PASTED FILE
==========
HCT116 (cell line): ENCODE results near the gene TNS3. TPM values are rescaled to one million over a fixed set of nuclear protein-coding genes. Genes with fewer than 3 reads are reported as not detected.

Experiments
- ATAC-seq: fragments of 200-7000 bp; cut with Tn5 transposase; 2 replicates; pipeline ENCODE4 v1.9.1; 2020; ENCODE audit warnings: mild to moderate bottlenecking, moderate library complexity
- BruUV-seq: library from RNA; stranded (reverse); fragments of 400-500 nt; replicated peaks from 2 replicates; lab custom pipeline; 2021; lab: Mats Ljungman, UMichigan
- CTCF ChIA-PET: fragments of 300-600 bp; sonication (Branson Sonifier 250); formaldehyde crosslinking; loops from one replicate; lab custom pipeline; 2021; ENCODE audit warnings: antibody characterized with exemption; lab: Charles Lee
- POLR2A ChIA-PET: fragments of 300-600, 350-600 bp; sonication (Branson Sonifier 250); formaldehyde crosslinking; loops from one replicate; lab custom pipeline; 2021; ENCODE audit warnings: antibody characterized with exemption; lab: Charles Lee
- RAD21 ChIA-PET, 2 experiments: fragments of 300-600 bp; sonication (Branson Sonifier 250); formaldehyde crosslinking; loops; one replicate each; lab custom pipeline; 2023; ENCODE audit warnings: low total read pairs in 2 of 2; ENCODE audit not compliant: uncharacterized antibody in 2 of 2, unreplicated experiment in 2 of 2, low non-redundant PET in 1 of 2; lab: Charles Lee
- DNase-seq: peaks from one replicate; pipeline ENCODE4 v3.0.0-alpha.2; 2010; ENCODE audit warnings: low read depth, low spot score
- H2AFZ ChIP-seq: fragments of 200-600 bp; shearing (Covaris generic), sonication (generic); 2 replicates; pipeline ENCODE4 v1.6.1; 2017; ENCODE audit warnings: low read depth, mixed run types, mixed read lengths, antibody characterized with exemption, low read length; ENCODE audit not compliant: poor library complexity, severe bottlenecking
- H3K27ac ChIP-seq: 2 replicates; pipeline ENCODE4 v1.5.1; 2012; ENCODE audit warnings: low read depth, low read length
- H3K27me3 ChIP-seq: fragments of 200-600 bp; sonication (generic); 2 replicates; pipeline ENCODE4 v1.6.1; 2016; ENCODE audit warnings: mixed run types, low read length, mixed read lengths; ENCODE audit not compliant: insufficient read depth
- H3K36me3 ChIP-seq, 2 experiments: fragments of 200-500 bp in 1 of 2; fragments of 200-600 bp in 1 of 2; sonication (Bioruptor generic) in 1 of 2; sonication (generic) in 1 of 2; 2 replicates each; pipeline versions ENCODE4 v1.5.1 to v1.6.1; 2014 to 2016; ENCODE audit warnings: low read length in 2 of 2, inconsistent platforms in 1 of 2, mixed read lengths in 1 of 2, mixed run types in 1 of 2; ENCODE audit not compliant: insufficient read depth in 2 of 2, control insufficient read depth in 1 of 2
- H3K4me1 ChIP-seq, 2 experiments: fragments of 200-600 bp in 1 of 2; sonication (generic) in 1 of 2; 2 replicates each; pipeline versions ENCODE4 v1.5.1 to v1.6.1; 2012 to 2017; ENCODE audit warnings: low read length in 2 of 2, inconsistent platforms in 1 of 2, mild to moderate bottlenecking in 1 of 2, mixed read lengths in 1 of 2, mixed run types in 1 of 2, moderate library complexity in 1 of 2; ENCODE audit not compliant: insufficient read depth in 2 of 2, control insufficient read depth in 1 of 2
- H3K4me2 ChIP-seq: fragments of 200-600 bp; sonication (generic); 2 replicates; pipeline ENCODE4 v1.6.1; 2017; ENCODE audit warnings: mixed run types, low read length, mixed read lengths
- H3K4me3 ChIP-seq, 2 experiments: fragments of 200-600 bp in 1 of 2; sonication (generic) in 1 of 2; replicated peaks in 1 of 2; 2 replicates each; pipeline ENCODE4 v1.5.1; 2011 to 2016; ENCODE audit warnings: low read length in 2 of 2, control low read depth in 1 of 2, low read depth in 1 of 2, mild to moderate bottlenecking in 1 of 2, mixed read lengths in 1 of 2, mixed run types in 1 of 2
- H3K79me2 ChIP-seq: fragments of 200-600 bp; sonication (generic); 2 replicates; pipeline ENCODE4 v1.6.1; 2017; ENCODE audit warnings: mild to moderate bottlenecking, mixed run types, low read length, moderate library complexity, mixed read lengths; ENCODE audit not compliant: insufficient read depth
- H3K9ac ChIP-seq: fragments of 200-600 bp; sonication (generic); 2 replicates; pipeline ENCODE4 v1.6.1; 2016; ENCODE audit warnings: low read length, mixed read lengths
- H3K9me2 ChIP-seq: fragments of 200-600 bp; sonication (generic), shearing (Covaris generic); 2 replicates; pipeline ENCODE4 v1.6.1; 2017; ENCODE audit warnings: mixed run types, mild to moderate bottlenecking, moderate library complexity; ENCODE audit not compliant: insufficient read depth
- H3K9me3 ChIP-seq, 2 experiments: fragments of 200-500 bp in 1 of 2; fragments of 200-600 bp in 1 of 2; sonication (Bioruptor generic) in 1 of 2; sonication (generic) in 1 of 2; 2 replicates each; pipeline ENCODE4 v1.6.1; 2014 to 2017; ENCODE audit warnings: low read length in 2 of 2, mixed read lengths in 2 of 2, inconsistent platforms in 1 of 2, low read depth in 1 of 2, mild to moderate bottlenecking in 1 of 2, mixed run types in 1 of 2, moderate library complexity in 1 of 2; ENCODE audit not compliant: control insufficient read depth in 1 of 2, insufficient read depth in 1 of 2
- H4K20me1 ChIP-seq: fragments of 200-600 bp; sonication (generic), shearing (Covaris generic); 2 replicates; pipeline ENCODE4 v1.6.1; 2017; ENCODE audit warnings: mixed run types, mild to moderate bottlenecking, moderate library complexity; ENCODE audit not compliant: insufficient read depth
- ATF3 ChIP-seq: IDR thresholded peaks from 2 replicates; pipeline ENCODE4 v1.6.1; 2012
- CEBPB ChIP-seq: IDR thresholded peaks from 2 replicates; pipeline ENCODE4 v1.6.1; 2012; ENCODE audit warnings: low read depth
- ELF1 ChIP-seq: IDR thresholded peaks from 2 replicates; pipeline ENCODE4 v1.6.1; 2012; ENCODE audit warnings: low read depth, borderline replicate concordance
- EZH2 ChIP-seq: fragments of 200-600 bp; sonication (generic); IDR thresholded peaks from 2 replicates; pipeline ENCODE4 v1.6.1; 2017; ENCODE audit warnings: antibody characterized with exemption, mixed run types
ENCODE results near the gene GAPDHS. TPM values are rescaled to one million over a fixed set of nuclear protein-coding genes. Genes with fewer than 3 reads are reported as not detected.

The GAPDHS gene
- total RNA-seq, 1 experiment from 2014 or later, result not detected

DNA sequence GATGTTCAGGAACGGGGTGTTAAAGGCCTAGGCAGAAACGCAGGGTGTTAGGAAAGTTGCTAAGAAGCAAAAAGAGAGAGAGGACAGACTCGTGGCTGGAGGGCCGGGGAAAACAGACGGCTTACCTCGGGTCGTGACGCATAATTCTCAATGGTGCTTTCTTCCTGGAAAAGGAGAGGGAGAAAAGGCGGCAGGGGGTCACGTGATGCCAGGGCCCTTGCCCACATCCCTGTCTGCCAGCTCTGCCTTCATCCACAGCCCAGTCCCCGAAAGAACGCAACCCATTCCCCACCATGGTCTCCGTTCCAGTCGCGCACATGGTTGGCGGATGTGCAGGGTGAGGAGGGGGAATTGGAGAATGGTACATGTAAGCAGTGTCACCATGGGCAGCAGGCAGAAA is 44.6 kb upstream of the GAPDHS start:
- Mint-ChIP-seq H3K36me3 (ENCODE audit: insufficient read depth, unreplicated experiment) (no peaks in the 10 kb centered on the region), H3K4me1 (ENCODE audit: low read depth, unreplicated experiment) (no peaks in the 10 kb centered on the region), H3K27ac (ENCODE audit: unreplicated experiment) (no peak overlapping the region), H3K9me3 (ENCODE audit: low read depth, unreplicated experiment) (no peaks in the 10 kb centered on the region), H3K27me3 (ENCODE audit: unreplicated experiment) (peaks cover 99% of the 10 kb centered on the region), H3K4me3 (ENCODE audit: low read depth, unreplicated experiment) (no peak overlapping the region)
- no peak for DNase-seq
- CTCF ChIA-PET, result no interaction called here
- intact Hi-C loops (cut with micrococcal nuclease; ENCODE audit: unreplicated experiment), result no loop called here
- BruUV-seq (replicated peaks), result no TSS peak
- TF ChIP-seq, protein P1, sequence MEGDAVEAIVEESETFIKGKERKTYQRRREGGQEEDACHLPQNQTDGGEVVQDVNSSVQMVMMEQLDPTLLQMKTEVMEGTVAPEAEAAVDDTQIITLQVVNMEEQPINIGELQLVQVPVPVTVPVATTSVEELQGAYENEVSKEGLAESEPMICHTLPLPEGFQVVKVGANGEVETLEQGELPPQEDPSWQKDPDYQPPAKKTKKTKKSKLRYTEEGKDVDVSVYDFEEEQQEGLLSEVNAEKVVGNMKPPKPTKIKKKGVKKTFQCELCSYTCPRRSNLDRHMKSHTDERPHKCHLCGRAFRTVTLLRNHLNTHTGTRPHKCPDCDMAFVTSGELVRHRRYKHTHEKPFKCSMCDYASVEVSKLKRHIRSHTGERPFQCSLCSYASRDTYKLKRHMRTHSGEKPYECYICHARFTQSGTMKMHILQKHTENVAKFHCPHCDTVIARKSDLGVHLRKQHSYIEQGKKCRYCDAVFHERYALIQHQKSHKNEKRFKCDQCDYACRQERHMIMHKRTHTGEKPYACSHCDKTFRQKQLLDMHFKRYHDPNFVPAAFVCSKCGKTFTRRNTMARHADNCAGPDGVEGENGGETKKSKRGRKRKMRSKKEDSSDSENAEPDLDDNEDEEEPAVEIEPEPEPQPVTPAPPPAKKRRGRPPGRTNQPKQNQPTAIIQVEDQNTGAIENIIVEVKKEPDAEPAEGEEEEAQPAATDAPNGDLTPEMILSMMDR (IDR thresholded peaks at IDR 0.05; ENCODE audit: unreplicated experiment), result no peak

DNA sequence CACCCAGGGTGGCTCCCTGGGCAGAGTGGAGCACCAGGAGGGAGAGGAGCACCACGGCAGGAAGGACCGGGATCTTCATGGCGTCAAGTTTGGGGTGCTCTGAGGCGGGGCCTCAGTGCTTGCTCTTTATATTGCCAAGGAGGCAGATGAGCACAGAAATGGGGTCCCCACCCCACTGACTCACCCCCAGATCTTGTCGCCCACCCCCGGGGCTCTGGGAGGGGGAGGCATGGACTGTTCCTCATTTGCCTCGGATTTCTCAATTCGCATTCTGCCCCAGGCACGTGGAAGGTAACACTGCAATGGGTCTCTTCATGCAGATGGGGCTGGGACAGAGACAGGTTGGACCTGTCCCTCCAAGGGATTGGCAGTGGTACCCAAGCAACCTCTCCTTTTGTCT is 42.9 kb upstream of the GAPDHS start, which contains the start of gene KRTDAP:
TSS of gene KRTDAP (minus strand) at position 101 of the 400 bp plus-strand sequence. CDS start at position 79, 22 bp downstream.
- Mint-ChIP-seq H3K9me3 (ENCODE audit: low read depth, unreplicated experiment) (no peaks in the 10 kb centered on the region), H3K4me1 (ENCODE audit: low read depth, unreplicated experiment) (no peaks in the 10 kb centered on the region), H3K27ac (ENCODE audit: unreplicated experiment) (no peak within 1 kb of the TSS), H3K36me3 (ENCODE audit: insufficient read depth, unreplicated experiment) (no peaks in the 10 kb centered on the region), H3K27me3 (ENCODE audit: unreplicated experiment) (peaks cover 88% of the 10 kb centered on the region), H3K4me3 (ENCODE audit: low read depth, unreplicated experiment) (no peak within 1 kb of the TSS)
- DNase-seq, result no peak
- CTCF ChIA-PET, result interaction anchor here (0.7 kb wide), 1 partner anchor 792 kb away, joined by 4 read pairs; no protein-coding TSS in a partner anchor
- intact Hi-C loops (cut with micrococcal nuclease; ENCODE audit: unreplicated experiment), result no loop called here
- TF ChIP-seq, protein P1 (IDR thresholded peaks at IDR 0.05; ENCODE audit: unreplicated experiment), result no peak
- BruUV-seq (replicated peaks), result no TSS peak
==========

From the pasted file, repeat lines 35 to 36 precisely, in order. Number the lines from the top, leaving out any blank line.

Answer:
DNA sequence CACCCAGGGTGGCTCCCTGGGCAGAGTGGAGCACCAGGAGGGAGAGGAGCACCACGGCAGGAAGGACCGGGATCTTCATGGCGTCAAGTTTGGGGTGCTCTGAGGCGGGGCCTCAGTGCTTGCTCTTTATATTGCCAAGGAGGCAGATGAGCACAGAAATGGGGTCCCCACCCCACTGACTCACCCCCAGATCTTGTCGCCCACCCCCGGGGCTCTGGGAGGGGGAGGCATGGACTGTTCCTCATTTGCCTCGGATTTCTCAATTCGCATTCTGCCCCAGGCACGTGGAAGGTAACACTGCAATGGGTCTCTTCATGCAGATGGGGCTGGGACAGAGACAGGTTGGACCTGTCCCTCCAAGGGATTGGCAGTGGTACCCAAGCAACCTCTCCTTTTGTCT is 42.9 kb upstream of the GAPDHS start, which contains the start of gene KRTDAP:
TSS of gene KRTDAP (minus strand) at position 101 of the 400 bp plus-strand sequence. CDS start at position 79, 22 bp downstream.